The Water War
TAJIKISTAN/KYRGYZSTAN [SVENSK VERSION]
The control over natural resources is the smoking gun behind the flared border conflict between Tajikistan and Kyrgyzstan. It’s not the first time that two Central Asian neighbors clash — nor the first time that the border demarcations performed by then-Soviet leader Joseph Stalin in the 1920s have given rise to armed disagreements exploited by totalitarian regimes in a politically infected neighborhood.
It all started at dawn on September 16. During the morning prayer. Then Tajik forces opened fire and launched the latest edition of a more than 30-year-spanning border conflict with neighboring Kyrgyzstan, regarding disputed land in the Batken region.
A week of intense fighting then followed — with the usage of drones, rockets, and artillery fire — which claimed over one-hundred lives, including 37 civilians and at least four children. Over 136,000 Kyrgyz civilians were forced to abandon their homes and many no longer have any homes to return to. On both sides of the border, thousands have succumbed to internal displacement.
Politically, the bloodshed and destruction led nowhere. Geographical positions remain unchanged in the Batken region, a historically isolated and sparsely populated valley situated some 400 meters above sea level, in an oasis that was part of the ancient Silk Road and later, during the 20th century, a vital commodity garden for the Soviet Union, with its cotton plantations, wheat production, and vegetable groves.
Political game for domestic gain
As gunpowder smoke clears and the debris of destroyed homes is collected, the respective governments of Dushanbe and Bishkek remain busy pointing fingers at one another. Analysts raise their hands and state the fact that the roots of the conflict are deeply entrenched in a dense geopolitical bush.
Temur Umarov, an expert on Central Asia and a fellow at the Carnegie Endowment for International Peace, states that although the bullets may be aimed at the neighbor on the other side of the border fence, the message of the conflict is primarily aimed at a domestic home, kept in political checkmate by ruthless leaders.
“This is an attempt of both Tajikistan and Kyrgyzstan to accumulate more support towards their political regimes while portraying the other side as an external threat that should lead to a more consolidated society inside of those countries and consolidate support around the political regimes,” he says.
Umarov also reminds, “This is not the first time that Tajikistan uses this kind of threat to create national support.”
Tajikistan and Kyrgyzstan share a 971-kilometer-long border — of which 471 kilometers include territory that is claimed by both landlocked Central Asian nations. Both countries also base their conclusions on two completely different geopolitical maps: Tajikistan on a 1924 border demarcation, Kyrgyzstan on a 1958 ditto.
Whatever border you refer to in Central Asia, the drawn lines on the map were conducted by political pencils in Moscow, some 3,000 kilometers away from the mountains, rivers, natural resources, and people of Central Asia.
These are borders that also mostly embodied an administrative function in the Soviet Union which openly claimed there were no existing internal borders within the empire of the proletariat. An approach, and a reality, that later not merely came under scrutiny, but also became unsustainable. One example is Vorukh.
Cradles of conflicts
Vorukh is a village that is also an island. Any modern map displays Vorukh and its surrounding area of a few miles in each direction as an integrated part of Tajikistan — furthermore, it’s a cut-off appendix of the rest of the country, an exclave, swallowed by Kyrgyzstan.
Vorukh, and a handful of other exclaves in Central Asia, are consequences of the pencil strokes that Joseph Stalin made, while serving as a minority director in the Soviet Union in the making. Stalin himself never visited Central Asia, neither in the 1920s nor during the rest of his lifetime, but his drawn geopolitical lines on the Soviet map destined that ethnic minorities such as Kyrgyz, Tajiks, Turkmens, and Uzbeks woke up along borders that were drawn through communities that had been united communities for centuries.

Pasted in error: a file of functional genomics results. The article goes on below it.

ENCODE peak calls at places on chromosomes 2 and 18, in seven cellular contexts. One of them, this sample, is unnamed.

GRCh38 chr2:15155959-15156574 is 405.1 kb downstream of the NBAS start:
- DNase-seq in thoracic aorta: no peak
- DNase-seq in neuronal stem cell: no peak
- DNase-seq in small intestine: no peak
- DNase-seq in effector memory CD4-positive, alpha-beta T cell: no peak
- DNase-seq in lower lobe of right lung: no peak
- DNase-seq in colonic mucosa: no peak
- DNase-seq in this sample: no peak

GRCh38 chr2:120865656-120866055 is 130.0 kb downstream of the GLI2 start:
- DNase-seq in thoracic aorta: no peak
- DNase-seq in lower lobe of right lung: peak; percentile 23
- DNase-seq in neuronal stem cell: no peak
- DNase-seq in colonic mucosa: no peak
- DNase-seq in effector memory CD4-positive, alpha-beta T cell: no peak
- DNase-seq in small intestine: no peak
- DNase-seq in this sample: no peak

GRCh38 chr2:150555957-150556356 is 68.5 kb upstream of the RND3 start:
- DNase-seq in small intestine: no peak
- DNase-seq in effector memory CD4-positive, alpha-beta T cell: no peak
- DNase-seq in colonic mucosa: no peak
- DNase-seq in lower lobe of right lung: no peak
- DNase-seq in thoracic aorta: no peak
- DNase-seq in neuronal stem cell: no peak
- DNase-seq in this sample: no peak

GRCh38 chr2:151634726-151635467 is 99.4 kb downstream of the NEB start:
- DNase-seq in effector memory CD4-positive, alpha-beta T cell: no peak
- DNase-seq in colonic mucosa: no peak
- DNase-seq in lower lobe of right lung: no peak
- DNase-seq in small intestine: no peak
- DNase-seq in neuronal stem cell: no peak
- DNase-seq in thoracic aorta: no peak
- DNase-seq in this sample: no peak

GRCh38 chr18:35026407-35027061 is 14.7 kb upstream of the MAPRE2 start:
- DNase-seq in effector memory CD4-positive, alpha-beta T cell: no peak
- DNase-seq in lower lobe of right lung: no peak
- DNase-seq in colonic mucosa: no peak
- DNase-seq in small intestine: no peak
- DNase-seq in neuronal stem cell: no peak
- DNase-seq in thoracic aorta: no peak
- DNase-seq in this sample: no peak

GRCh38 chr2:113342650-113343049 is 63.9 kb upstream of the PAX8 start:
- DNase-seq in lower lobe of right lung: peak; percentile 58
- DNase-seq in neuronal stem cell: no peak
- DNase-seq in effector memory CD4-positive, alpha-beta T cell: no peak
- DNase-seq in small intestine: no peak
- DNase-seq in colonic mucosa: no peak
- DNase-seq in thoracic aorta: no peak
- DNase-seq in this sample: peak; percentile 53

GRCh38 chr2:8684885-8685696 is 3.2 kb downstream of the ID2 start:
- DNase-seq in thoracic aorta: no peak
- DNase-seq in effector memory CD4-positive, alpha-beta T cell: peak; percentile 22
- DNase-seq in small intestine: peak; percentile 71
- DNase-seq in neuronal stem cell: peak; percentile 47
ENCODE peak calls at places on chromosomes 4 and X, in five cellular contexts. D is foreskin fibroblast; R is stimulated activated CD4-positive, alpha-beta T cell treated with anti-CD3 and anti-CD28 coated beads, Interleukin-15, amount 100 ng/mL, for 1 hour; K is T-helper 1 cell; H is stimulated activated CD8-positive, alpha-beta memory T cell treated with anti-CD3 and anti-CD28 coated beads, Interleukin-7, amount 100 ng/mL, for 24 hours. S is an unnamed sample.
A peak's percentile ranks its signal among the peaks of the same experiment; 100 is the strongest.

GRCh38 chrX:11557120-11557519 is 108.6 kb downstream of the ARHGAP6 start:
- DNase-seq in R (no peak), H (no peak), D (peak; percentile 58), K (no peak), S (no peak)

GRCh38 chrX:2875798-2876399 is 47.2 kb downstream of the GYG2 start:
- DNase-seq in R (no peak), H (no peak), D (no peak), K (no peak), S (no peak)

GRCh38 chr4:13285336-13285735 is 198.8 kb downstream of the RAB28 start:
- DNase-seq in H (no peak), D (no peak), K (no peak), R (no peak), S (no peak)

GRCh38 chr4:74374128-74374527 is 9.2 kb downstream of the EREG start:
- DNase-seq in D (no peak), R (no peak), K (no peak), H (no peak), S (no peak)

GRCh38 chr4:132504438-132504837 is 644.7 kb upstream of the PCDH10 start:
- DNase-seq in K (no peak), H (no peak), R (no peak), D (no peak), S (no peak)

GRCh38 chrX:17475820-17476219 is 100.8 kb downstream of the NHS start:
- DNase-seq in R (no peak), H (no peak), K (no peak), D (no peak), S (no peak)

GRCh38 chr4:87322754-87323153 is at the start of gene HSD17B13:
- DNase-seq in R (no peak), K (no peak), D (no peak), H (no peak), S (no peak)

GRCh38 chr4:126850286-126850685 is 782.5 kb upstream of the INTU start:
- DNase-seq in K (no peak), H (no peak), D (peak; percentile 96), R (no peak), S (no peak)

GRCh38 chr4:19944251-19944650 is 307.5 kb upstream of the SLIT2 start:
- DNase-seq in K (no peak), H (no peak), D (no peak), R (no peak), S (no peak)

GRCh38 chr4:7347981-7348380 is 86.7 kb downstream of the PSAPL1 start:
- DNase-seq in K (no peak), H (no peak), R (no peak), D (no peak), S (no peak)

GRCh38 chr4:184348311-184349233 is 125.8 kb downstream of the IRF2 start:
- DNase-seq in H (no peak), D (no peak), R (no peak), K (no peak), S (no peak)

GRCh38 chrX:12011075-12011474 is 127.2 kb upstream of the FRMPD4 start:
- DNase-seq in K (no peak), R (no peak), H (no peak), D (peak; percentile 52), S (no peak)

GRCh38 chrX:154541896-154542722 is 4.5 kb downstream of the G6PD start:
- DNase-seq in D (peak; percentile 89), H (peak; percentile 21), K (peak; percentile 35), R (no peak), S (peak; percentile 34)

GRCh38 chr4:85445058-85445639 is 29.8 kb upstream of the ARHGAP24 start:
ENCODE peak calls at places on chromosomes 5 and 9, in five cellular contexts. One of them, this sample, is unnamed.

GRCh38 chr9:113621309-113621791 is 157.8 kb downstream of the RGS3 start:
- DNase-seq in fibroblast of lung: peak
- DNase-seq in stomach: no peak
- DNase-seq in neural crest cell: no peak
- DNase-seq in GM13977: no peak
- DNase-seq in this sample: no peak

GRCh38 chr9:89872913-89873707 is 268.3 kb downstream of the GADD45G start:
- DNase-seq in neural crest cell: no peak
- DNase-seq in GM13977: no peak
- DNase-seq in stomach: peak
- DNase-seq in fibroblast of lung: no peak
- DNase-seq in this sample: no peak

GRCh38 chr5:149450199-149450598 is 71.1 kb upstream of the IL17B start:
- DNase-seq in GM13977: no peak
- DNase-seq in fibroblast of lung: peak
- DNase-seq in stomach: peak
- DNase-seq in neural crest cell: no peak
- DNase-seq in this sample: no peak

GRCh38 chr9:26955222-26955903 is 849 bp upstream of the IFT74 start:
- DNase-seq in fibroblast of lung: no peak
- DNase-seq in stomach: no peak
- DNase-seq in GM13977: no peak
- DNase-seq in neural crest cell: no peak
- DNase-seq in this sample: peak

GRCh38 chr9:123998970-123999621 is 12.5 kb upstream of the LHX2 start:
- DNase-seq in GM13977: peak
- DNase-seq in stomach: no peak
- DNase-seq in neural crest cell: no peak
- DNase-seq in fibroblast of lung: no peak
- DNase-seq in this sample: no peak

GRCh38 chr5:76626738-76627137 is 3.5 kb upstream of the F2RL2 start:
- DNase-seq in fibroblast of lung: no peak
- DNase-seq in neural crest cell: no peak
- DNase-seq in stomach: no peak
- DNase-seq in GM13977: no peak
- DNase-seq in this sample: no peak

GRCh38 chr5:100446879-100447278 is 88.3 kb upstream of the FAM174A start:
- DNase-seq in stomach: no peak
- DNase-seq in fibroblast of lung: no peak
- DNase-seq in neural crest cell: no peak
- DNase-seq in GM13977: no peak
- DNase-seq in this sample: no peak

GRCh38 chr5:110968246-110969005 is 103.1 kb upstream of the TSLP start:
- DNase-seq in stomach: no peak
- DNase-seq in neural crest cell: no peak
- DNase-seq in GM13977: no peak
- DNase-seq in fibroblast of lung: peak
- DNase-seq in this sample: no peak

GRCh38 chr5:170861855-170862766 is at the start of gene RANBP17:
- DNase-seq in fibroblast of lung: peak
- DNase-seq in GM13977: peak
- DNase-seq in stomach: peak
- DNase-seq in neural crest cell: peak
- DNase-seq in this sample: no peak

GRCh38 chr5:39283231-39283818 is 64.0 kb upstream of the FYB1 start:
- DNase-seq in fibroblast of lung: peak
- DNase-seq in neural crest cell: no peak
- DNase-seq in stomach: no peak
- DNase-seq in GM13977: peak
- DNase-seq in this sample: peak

“The way the Soviet Union organized industries, electricity generation and agricultural production in Central Asia was that they were all interdependent. The cynical conclusion would be to see it as a way of creating a weakness in that they were all dependent on one another, but a more benevolent conclusion is that this was the most logical way to organize things,” said Peter Leonard, experience reporter working in Central Asia and editor at Eurasianet, on the podcast “The Red Lines’” episode on Tajikistan.
Control over natural resources
Joseph Stalin’s incentives for the given and still existing boundaries have stirred up an intense debate among scholars. Each Central Asian republic became a vital part of the Soviet machinery: Kazakhstan (oil), Kyrgyzstan (coal and uranium), Tajikistan (gold and aluminum), Turkmenistan (cotton), and Uzbekistan (copper and natural gas). Access to natural resources, like water, was then shared under comprehensive land acquisition programs.
As a result of the border markings of the 1920s, it didn’t take long after Central Asia’s detachment from the Soviet bloc before land conflicts and border disputes erupted — hovering over control over natural resources.
Later, as the governments of Tajikistan and Kyrgyzstan cemented their respective independent narrative and economic models, there were suddenly positions to defend, and the border areas within the frame of the Batken region soon evolved into a proper powder keg.
“The Apricot War”
It wasn’t until 2004, though, that clashes around water wells and pastures gained any greater attention. Since “The Apricot War,” things have truly never been the same in the borderlands between Tajikistan and Kyrgyzstan.
In 2004, Tajik shepherds planted apricot trees on disputed land, which led to a tidal wave of patriotic neighborly anger and had Kyrgyz shepherds uprooting the newly planted tree rows. The affliction between the two nations has erupted in a series of violent cascades in the Batken region — in 2005, 2008, 2011, 2014, 2015, and 2021.
The 2021 fighting lasted three days in late April and early May and ceased without any political solution — but with 50 dead, several hundred wounded, and over 50,000 internally displaced.
Military escalation, reduced natural resources
A steady military and rhetoric escalation has paralleled eroded ecosystems and an increasingly erratic supply of groundwater sources and pastures.